SCOTTISH gamekeepers' efforts to get the curlew off the species red list are paying off, with an improved number of sightings on moors across the country.

Conservation training, moorland management and favourable weather conditions this year have all played their part in helping to safeguard the species, which is Europe’s largest wading bird, recognisable by its long downcurved bill, brown plumage, spindly legs and distinctive call from which it derives its name.

Scotland’s gamekeeping community, supported by the Gift of Grouse campaign, has been making a concerted effort in wader conservation and setting the ground-work for a nationwide scientific study of moorland waders to commence in 2017.

Candacraig Estates head gamekeeper Leslie George said: “Our dedicated team of keepers have worked tirelessly over the past 15 years to make improvements to the moorland and as such we have spotted around 60 pairs of curlew on Candacraig this season.

“There is also evidence of a high number of returning breeding pairs, after wader migration, who have shown success at raising their young in the optimum moorland habitat. This has been created over the years as a result of muirburn and carefully planned predator control.

“We are one of a cluster of estates in the Grampian Moorland Group, including Invercauld, Gairnshiel, Dinnet, Glen Dye and Finzean, that are making determined efforts in helping create favourable wildlife areas where some 314 pairs of curlew have been recorded across these estates, with young now sheltering in the heather.”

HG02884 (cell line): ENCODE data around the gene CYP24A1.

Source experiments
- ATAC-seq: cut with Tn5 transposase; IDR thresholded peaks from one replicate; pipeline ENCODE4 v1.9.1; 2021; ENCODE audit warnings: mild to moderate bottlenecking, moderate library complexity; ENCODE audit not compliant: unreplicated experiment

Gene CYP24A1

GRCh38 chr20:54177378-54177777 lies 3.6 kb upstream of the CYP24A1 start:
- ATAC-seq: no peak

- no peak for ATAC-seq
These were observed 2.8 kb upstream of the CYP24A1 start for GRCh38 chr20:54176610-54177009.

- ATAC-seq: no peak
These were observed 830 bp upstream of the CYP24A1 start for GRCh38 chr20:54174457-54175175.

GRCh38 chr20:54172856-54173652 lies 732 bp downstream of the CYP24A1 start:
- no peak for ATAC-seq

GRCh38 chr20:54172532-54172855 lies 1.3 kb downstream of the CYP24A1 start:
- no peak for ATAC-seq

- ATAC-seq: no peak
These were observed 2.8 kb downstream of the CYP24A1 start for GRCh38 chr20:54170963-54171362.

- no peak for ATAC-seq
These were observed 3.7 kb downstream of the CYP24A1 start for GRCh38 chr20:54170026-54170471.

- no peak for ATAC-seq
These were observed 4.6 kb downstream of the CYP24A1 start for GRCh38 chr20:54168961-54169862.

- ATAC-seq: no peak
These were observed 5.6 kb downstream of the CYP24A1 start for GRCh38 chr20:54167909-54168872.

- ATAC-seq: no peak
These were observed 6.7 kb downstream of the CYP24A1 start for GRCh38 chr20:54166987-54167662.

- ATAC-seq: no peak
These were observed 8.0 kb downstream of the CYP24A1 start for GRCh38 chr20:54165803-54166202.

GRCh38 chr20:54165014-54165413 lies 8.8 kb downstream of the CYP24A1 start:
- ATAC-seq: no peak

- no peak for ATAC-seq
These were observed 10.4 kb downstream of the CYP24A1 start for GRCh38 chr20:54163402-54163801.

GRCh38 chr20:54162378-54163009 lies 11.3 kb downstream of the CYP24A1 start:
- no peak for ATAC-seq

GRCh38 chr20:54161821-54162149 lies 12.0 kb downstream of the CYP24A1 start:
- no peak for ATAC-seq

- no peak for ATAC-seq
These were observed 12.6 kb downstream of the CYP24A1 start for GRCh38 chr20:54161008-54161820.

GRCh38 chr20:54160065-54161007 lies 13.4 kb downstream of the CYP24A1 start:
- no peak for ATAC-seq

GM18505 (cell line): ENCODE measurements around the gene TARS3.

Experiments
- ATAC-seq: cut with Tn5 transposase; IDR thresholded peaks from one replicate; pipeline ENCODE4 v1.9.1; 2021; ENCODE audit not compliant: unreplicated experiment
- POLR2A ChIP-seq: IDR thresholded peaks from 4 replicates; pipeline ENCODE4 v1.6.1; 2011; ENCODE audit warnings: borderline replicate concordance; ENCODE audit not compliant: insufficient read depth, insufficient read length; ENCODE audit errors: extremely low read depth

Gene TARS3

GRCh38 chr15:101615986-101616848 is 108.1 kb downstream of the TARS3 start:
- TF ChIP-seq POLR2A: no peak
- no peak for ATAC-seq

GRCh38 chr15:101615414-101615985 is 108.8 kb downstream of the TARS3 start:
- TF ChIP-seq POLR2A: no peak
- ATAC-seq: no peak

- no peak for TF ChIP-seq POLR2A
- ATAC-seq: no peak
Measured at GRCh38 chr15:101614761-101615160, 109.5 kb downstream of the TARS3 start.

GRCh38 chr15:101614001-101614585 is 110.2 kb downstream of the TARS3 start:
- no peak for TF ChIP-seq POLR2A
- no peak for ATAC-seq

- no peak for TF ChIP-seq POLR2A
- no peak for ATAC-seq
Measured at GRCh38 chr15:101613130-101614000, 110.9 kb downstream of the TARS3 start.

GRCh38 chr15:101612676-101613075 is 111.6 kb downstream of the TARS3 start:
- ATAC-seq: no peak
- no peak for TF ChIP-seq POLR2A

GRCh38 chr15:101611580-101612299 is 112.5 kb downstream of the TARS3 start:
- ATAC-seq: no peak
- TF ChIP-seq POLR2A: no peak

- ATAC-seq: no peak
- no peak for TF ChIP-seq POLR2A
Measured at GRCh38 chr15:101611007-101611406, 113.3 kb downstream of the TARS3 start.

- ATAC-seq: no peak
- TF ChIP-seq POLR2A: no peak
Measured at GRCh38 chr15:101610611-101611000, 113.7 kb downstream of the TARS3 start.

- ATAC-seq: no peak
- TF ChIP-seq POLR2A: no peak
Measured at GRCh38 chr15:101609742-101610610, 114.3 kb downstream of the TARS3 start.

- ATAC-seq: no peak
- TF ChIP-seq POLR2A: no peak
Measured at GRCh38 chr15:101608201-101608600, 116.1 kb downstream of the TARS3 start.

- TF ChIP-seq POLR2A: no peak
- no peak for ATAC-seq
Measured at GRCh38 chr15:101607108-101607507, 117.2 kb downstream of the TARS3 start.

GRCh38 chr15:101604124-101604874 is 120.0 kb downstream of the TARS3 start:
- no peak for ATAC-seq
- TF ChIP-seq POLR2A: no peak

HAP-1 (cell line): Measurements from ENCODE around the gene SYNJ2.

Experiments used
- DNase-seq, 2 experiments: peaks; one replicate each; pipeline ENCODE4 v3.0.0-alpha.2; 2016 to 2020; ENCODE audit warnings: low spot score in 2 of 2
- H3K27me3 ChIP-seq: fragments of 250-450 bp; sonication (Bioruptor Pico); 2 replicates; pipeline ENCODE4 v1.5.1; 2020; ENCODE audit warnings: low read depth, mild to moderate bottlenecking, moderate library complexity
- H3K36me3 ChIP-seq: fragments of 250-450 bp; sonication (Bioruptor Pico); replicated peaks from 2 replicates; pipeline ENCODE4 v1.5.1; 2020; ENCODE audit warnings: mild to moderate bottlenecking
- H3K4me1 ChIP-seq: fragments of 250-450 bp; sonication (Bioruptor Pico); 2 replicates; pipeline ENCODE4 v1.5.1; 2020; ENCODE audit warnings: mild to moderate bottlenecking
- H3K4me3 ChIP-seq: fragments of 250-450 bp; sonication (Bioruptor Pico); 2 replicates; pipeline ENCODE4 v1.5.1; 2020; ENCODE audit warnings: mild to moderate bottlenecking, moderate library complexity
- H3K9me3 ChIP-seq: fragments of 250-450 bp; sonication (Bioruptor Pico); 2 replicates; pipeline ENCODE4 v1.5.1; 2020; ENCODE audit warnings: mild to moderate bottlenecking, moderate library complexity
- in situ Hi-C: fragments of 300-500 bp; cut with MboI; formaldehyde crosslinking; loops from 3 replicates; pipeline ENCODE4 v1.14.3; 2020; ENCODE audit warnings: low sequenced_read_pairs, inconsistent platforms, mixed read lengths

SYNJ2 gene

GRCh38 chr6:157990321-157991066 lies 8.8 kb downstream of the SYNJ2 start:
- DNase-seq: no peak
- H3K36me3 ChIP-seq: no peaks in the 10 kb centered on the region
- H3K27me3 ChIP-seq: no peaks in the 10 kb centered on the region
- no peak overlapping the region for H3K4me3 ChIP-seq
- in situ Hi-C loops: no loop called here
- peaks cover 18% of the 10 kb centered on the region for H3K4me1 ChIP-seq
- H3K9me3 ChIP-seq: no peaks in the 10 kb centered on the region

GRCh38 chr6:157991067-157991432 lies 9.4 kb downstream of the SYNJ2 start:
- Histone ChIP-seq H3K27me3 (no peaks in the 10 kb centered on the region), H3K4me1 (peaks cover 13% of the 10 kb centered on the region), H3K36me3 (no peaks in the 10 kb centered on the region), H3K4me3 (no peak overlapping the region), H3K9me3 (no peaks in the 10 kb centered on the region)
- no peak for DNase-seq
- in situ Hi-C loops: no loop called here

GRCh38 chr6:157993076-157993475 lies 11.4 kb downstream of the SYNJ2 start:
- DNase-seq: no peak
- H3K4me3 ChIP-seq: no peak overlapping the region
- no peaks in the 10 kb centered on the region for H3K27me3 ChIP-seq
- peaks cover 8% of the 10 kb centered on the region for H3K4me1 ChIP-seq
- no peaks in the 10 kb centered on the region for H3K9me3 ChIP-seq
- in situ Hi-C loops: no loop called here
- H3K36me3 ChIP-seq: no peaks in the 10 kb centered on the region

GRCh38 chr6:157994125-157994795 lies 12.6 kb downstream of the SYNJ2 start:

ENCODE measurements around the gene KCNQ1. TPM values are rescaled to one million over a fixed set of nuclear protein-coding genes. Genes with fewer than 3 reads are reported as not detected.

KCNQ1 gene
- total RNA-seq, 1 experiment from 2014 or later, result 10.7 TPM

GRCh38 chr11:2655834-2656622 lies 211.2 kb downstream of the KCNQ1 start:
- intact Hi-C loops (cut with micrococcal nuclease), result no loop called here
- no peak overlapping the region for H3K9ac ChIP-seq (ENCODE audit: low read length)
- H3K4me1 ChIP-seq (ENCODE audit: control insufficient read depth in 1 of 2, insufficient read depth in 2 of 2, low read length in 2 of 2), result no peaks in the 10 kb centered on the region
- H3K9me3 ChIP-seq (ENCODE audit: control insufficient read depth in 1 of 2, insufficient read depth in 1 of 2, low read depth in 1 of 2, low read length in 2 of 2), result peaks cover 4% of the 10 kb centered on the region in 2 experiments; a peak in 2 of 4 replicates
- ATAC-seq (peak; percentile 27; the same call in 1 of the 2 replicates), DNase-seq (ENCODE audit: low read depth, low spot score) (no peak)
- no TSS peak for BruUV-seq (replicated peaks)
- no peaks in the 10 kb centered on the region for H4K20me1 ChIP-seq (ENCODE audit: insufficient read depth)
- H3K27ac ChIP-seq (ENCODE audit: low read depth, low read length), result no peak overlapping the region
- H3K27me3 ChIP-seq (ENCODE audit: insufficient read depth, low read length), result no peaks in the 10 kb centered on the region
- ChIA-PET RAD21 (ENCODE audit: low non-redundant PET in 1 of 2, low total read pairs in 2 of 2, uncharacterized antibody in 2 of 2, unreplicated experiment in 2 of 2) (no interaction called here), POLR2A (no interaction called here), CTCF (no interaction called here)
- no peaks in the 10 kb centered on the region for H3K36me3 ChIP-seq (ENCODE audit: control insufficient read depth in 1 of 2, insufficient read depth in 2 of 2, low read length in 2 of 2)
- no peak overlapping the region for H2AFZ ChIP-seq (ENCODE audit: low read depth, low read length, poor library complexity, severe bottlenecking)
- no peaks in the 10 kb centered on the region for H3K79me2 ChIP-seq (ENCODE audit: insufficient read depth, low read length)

Additional observation counts conducted across Scotland’s regional moorland groups this year have raised hopes of a good season for curlew. On two estates in Angus, approximately 106 pairs were counted, whilst a recent spot count across Loch Ness and Tomatin noted 149 adult curlew and on three estate beats in Tayside roughly 77 pairs were recorded.

Lochan Estate gamekeeper Kevin Dickie added: “We recorded a total of 45 breeding pairs of curlew on just one of the three beats on the estate which is part of the Tayside and Central Moorland Group. This is a dense population for an area of moorland that totals around 3000 acres and in my opinion demonstrates that given the correct habitat, we should hopefully see an increase in wader numbers on Scottish moorlands if efforts continue.”